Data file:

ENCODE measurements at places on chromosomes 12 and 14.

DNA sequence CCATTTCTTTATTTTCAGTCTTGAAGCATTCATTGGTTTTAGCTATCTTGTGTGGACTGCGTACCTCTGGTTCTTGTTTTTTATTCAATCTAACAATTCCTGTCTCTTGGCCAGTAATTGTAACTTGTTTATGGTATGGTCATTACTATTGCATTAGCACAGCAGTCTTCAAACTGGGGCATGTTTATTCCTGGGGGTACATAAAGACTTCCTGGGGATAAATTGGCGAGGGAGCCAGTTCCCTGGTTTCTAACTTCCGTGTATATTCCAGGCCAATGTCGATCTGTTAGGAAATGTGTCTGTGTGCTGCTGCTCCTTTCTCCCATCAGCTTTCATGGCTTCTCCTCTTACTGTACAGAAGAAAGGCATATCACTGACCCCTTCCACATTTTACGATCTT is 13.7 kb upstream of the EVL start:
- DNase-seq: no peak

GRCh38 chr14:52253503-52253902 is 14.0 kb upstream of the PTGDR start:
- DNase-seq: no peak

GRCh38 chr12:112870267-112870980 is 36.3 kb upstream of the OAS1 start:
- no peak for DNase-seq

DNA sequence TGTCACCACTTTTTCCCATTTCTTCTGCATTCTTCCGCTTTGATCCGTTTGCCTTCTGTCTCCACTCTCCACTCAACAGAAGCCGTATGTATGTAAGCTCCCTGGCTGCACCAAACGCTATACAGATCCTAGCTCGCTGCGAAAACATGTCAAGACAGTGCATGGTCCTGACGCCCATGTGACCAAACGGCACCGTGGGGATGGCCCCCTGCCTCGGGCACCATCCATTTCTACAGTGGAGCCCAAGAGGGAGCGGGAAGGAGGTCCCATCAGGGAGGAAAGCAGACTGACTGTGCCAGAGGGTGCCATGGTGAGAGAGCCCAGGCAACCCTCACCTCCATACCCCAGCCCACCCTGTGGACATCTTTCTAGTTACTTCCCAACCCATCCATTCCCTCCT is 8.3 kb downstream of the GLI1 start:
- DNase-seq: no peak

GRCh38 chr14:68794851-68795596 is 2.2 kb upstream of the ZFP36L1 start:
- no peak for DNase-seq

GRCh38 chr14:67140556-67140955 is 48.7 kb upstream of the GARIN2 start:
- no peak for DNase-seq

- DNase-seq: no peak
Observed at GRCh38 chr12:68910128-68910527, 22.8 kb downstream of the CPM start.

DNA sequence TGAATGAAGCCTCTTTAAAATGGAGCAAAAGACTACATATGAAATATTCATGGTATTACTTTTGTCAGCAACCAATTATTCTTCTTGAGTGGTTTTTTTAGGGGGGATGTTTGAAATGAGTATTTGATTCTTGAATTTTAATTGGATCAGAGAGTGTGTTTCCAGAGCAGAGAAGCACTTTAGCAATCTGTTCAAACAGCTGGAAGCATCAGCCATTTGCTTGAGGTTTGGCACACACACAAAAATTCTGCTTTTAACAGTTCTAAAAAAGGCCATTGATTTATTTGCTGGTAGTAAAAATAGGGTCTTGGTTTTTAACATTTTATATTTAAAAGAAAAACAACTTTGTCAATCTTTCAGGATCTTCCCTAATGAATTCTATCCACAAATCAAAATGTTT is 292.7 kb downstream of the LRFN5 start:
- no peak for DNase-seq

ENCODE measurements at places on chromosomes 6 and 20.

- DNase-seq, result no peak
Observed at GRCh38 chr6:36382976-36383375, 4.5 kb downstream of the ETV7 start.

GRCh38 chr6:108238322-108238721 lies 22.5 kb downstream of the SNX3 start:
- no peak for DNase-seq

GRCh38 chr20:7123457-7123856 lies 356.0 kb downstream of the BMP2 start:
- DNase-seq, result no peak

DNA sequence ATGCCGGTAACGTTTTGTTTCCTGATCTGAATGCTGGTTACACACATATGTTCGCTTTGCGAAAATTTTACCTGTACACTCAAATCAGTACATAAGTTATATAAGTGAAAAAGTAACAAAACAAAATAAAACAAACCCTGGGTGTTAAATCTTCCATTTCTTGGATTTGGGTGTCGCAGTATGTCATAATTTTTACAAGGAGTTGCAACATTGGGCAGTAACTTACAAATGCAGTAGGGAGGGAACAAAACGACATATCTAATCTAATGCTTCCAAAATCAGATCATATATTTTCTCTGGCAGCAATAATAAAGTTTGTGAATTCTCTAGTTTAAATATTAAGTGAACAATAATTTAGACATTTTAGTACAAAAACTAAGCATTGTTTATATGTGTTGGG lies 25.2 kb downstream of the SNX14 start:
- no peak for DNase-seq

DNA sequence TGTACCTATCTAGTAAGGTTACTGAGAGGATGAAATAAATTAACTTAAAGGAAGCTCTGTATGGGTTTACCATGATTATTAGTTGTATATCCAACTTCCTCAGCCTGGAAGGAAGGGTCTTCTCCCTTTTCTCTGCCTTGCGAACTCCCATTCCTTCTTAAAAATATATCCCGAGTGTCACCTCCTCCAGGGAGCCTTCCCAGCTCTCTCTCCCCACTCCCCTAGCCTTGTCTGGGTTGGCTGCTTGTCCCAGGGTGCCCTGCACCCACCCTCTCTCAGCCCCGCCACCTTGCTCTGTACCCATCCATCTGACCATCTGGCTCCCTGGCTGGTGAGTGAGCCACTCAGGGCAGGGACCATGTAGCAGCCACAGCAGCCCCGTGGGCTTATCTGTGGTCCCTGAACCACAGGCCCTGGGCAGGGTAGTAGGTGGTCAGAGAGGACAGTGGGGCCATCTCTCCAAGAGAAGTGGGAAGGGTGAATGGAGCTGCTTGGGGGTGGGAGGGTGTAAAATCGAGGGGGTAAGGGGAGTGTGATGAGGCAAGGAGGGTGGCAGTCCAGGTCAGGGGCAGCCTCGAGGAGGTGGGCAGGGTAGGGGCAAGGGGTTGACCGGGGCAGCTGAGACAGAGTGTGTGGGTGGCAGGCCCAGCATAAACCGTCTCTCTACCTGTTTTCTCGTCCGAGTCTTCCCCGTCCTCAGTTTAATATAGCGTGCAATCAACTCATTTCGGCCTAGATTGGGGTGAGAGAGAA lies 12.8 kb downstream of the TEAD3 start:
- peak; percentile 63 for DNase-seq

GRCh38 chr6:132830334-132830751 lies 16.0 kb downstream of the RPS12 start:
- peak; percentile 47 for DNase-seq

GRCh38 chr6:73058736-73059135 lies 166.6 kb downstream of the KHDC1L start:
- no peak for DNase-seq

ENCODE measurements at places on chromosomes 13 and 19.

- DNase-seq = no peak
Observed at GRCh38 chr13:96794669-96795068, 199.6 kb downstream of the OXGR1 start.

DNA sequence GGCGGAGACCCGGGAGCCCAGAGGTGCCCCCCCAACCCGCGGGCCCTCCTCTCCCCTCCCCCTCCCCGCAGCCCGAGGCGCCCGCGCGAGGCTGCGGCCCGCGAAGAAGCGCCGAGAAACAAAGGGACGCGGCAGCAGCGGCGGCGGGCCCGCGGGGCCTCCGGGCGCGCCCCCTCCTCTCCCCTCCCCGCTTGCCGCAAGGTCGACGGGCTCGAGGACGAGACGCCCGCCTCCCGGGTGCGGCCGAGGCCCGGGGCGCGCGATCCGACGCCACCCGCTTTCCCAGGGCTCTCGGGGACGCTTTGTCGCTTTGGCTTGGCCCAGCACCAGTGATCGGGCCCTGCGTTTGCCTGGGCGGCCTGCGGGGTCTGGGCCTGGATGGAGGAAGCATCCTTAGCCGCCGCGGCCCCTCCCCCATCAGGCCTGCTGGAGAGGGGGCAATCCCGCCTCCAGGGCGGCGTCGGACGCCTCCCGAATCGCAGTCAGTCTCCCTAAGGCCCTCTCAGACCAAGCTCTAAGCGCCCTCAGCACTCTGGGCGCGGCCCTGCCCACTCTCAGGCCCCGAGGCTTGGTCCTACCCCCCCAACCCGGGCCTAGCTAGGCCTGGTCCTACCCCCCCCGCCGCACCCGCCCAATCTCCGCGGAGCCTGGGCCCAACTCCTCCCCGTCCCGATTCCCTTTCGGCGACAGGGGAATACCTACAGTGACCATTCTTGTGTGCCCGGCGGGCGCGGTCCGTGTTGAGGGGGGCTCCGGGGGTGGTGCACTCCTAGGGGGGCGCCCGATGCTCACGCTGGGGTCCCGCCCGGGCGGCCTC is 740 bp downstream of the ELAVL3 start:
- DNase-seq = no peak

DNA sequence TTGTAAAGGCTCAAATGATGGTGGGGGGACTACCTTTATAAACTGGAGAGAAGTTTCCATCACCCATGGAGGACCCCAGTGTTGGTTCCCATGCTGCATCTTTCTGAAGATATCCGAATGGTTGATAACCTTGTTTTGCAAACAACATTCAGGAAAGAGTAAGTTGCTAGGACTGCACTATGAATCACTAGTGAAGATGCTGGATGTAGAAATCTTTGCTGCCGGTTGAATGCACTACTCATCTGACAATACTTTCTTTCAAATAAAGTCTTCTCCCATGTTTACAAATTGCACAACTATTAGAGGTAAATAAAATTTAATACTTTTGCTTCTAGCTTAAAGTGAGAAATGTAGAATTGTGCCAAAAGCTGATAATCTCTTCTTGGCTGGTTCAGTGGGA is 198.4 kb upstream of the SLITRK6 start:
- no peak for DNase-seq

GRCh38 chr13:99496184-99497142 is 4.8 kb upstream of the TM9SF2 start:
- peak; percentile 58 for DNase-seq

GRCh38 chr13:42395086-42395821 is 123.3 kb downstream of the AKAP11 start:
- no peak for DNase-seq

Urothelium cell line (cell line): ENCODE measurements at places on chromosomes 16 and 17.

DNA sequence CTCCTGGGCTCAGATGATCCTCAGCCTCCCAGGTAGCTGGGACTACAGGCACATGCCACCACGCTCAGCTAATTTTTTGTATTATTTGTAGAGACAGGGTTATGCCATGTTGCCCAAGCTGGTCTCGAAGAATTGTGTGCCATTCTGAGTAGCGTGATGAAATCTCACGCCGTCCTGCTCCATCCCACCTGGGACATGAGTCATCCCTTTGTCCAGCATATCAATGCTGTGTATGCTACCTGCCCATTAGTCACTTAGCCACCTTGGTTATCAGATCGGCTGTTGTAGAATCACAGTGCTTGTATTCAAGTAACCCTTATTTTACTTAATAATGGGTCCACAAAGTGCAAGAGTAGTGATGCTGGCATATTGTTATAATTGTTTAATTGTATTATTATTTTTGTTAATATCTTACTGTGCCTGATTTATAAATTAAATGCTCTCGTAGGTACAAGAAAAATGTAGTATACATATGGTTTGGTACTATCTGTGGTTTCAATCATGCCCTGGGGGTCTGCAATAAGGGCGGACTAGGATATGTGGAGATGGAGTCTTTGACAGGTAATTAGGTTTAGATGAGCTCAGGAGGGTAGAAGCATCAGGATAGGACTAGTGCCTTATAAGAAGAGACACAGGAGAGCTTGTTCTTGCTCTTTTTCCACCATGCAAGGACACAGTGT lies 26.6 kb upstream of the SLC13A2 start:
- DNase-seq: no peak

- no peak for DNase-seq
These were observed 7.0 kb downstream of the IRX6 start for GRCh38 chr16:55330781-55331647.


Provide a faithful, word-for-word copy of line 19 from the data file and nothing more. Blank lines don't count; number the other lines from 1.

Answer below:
- DNase-seq, result no peak